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Satanas sa Lupa (“Satan on Earth”), subtitled “nobelang pangkasalukuyan”[1] (“Present-day Novel”),

is a 1970[2] Tagalog-language novel by Filipino author and scriptwriter Celso Al. Carunungan,[3] one
of the “titans of Philippine literature”.[4] The novel criticizes the Philippine
government and society during the early part of the 1970s, a reason why the author had been
included among the group known as "Class 1081", Filipinos imprisoned when Martial Law was
declared by Ferdinand Marcos in 1972.
Apart from being one of the political novels in the Philippines from 1967 to 1972 that "represented a
clamor for change in society" (Filipino: kinatawan ng paghingi ng pagbabago sa lipunan), Satanas sa
Lupa was one of the novels in the Philippines that incorporated romanticism in its plot using the "love
triangle" (Filipino: tatsulukan ng pag-ibig) genre, a genre that began in the Philippines in 1906
through another novel entitled Juan Masili by another Filipino author named Patricio Mariano. The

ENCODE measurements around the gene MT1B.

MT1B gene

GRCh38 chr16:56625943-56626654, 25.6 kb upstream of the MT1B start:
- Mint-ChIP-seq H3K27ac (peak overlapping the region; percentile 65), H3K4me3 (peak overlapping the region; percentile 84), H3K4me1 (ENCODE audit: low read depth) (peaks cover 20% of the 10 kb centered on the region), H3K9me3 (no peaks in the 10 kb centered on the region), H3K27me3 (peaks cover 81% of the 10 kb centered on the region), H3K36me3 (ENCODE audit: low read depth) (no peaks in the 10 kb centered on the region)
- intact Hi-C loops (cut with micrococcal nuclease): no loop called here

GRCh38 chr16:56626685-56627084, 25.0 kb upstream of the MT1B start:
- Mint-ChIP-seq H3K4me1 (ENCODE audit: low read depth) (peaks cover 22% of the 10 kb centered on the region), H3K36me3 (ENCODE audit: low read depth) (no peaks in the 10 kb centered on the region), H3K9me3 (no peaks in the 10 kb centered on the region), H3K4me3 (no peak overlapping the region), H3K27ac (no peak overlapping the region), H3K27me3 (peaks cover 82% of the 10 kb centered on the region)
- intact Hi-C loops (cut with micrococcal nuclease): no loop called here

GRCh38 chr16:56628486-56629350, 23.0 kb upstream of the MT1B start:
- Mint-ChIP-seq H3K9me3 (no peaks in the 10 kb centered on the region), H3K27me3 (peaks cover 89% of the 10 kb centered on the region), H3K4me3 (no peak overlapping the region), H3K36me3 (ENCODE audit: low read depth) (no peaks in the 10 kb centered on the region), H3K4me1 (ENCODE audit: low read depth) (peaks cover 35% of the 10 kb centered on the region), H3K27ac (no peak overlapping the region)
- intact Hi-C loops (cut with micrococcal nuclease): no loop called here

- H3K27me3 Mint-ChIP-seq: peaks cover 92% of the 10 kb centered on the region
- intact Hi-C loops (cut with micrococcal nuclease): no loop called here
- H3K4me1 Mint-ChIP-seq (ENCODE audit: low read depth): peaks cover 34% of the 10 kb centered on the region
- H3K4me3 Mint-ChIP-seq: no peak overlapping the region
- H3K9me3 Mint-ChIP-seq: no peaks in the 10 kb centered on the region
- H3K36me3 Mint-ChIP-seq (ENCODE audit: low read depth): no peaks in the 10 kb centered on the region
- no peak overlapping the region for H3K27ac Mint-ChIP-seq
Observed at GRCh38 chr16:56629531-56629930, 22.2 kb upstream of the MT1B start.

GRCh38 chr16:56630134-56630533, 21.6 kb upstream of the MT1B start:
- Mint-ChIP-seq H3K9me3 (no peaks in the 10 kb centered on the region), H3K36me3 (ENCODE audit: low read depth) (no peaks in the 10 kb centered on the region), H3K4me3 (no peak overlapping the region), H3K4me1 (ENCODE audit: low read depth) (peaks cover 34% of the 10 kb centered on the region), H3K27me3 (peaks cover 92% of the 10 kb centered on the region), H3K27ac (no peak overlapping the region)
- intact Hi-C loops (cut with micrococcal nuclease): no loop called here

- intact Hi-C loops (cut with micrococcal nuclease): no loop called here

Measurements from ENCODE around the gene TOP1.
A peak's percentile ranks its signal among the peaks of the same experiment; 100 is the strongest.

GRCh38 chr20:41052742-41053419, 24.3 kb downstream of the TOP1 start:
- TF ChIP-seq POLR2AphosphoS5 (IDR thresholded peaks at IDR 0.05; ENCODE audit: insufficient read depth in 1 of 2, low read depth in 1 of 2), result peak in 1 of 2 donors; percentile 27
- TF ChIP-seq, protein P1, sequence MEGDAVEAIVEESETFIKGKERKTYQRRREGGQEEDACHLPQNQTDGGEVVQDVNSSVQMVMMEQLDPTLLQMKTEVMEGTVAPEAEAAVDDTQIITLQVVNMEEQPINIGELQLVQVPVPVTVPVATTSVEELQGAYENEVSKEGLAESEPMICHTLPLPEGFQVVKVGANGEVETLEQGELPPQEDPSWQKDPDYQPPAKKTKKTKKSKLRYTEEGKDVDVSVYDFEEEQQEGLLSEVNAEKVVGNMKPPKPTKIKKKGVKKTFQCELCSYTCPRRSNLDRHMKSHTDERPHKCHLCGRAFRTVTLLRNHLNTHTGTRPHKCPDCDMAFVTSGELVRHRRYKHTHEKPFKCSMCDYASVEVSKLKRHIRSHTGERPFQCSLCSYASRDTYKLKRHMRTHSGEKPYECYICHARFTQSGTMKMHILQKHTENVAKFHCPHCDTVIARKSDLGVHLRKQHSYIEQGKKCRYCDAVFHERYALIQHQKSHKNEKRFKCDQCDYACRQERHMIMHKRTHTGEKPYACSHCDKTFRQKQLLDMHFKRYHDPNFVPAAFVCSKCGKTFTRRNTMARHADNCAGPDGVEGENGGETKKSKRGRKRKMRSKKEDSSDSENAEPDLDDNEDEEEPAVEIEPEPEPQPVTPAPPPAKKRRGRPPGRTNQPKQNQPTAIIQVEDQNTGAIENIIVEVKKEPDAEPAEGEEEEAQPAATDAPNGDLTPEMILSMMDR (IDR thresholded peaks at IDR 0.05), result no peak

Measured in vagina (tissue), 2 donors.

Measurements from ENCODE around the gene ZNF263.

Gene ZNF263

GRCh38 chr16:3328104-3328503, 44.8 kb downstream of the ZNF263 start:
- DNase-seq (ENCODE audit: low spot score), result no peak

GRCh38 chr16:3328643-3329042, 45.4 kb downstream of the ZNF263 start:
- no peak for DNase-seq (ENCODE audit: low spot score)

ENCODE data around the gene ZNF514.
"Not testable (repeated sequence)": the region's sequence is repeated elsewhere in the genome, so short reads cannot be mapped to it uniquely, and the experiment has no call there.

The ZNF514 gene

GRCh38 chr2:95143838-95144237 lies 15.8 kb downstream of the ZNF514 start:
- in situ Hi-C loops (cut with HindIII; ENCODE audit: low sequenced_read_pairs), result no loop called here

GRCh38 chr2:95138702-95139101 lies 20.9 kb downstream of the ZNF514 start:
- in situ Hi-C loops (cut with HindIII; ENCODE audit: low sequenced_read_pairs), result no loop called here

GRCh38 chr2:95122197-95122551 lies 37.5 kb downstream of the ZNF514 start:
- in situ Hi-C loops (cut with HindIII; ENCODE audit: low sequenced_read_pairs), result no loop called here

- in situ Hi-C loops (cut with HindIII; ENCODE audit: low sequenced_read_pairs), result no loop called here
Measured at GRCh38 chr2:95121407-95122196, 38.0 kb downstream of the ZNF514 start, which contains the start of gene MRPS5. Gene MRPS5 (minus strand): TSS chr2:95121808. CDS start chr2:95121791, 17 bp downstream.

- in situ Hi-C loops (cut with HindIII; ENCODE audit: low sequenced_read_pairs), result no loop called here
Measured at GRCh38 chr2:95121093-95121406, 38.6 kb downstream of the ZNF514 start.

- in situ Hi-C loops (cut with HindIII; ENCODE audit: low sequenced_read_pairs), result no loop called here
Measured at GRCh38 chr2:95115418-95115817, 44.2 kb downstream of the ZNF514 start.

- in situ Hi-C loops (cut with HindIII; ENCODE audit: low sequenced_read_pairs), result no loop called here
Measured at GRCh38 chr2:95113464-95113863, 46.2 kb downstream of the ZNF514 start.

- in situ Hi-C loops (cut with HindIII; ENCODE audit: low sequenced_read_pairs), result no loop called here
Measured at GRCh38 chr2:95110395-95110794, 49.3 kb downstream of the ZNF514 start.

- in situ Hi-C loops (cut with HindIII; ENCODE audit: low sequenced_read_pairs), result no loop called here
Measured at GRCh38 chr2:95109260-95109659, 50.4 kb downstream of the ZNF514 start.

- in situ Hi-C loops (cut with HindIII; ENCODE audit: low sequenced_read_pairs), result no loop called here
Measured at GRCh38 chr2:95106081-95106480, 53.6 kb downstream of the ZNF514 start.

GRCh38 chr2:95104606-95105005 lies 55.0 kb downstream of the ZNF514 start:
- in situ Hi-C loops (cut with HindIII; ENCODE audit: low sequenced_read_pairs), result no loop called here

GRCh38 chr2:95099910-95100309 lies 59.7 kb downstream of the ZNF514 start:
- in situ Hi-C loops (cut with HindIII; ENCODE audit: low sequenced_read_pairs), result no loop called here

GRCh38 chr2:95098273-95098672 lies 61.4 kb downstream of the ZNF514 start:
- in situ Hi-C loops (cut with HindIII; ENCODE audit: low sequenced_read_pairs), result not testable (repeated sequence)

love triangle in Satanas sa Lupa is between the characters Benigno Talavera, Conrado, and
Chona.[5]

Contents

 1Description
 2See also
 3References
 4External links

Description[edit]
According to Ruby Gamboa-Alcantara in her"Romantisismo, Estilong Pilipino" Itinatak sa Nobelang
Tagalog ("Romanticism, Filipino Style" Stamped on the Tagalog Novel), the character Benigno
Talavera was the representative of Philippine politics in Satanas sa Lupa. Talavera was a "formerly
good citizen" who was influenced by three other Congressmen (Filipino: Konggresista) Carpio,
David, and Balbino. The three were cheating each other for the sake of climbing up the ladder of
power and for gaining wealth. In Satanas sa Lupa, the reign of greed was ended by the persecution
of Senator Morales, the death of Talavera, and the burning of evidence used to blackmail Talavera.
The evidence was burned by Talavera's wife, Virginia. The other circumstances presented
in Satanas sa Lupa were the drug addiction of Ismael, the son of Talavera; the pregnancy out of
wedlock and motherhood as a single woman by Esther, the daughter of Talavera; the love affair
between Contrado and Chona; and the elopement of Conrado and Chona (Conrado was supposed
to become a priest). According to Gamboa-Alcantara, there is an unrealistic circumstance in Satanas
sa Lupa, which is the excessive portrayal of Virginia, the wife of Talavera, as the martyred spouse
and mother, due to the use of Philippine-style romanticism.[5]